rediscovering yoghurt

pistachio & rosewater cake with frozen natural yoghurt

While do I love exploring new ingredients and cuisines, sometimes I get just as excited when I am reacquainted with a neglected old friend. On my recent trip to the north end of our beautiful wide brown (and red) land, I was lucky enough to have the opportunity to do one of my favourite things and suss out some of the food habits of my travelling companions. One piece I learnt early on was that the gorgeous missy Margot was a fan of fresh fruit topped with yoghurt and honey for breakfast. So for our first leg into Kakadu we stocked up with sweet pineapple, oranges, apples, pears, and passionfuit and a big tub of yoghurt.

Now I’ve been a yoghurt fan from way back but for some unknown reason my recent yoghurt consumption has been at an all time low. Apart from the occasional tub for babaganoush or a tahini yoghurt sauce, my fridge of late, has been a yoghurt free zone. But after that first deliciously fresh Kakadu breakkie, I knew that I was rekindling an old flame and that yoghurt and I were to be reunited.

So what’s so great about yoghurt?? Well really it’s amazingly versatile food that has a place at breakfast, lunch and dinner in both sweet and savoury incarnations. And it happens to have some pretty beneficial attributes…. Not only is it a great source of calcium and phosphorous and generally low in fat, it is also a source of the ‘good’ lactic acid bacteria that are thought to be essential for a healthy digestive system and longevity (all those really old Balkan dudes must be on to something).

Yoghurt is also good news for people that are lactose intolerant. Apparently when the bacteria are going through the yoghurt creation process, one of the things they do is convert the lactose into the more readily digestible lactic acid. Making yoghurt the only dairy food that may be suitable for those suffering with the intolerence.

Yoghurt is popular in Indian cooking and is a cornerstone of Middle Eastern cookery. So the other day when I was planning a Middle Eastern meal for some  friends, including the lovely Fel who is a vegetarian, the thought occurred to me that I could make it a yoghurt themed dinner and include yoghurt in every course. An easy task….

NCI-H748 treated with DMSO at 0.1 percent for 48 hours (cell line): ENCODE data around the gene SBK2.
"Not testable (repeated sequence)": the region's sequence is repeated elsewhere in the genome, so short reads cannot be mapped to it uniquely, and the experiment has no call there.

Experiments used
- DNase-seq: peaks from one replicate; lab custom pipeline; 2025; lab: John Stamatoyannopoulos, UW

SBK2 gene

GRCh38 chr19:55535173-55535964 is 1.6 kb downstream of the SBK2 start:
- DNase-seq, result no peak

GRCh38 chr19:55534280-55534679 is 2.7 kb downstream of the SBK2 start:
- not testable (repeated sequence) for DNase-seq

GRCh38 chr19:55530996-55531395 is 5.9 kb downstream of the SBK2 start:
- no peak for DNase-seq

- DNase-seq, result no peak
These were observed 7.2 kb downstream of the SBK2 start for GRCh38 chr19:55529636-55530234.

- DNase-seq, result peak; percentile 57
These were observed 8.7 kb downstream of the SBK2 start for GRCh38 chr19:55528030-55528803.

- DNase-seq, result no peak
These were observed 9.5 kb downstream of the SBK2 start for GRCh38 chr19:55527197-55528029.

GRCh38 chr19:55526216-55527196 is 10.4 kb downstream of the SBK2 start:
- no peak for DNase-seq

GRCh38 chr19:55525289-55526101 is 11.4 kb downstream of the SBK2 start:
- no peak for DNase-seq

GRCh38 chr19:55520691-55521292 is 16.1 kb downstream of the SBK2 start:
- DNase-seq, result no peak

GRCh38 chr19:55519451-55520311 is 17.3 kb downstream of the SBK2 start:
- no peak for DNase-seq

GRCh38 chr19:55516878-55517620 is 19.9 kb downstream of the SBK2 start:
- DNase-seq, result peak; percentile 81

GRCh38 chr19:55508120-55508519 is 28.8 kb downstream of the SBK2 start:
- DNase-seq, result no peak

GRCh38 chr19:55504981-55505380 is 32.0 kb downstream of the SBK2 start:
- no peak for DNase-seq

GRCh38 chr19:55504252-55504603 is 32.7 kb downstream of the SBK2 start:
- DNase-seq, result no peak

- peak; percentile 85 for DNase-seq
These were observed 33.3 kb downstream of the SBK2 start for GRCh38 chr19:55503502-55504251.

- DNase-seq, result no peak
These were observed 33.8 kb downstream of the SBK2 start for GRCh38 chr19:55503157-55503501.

Some super refreshing tzatziki as an accompaniment to crispy filo triangles to begin…. Lentil stuffed aubergine anointed with a duo of sauces: one tomatoey and the other a tasty little combo of yoghurt and tahini…and to finish what better to contrast a fragrant but syrupy sweet pistachio cake than a tart creamy frozen yoghurt….all good things.

a yoghurty middle eastern vegetarian feast
filo triangles with ricotta & mint on a bed of tzatziki
persian lentil stuffed aubergines with toasted bread, tomato sauce & yoghurt
silverbeet with preserved lemon
pistachio & rosewater cake with frozen yoghurt

filo triangles with ricotta & mint
serves 6 as a starter

These triangles were based on a Karen Martini recipe from the Sunday Life supplement in the Sun Herald. They can be prepared ahead and refrigerated until you are ready to bake and serve.

Sumac is a Middle Eastern spice that is ground from a lovely lemony tart-tasting berry. It has a gorgeous deep reddish colour and is available in supermarkets and Middle Eastern shops. It’s also great sprinkled on fish or pretty much anywhere that lemon is used.

250g ricotta
1 egg, separated
4 sprigs mint, leaves picked
1T dried mint
1 pkt filo pastry
125g unsalted butter, melted
sumac, optional
tzatziki to serve (see below)

Preheat oven to 200C. Combine ricotta, yolk and mint in a bowl and season to taste.

Place one sheet of filo on a clean worksurface so that it is in a landscape orientation and brush lightly with melted butter. Top with another sheet, brush with butter and top with a third layer. With a sharp knife cut pastry lengthwise to form four long ribbons.

Place a tablespoon of ricotta mixture at the end of on ribbon and then fold the end over to make a triangle. Keep folding until the whole ribbon is wrapped around the filling. Brush ends with eggwhite and press to seal.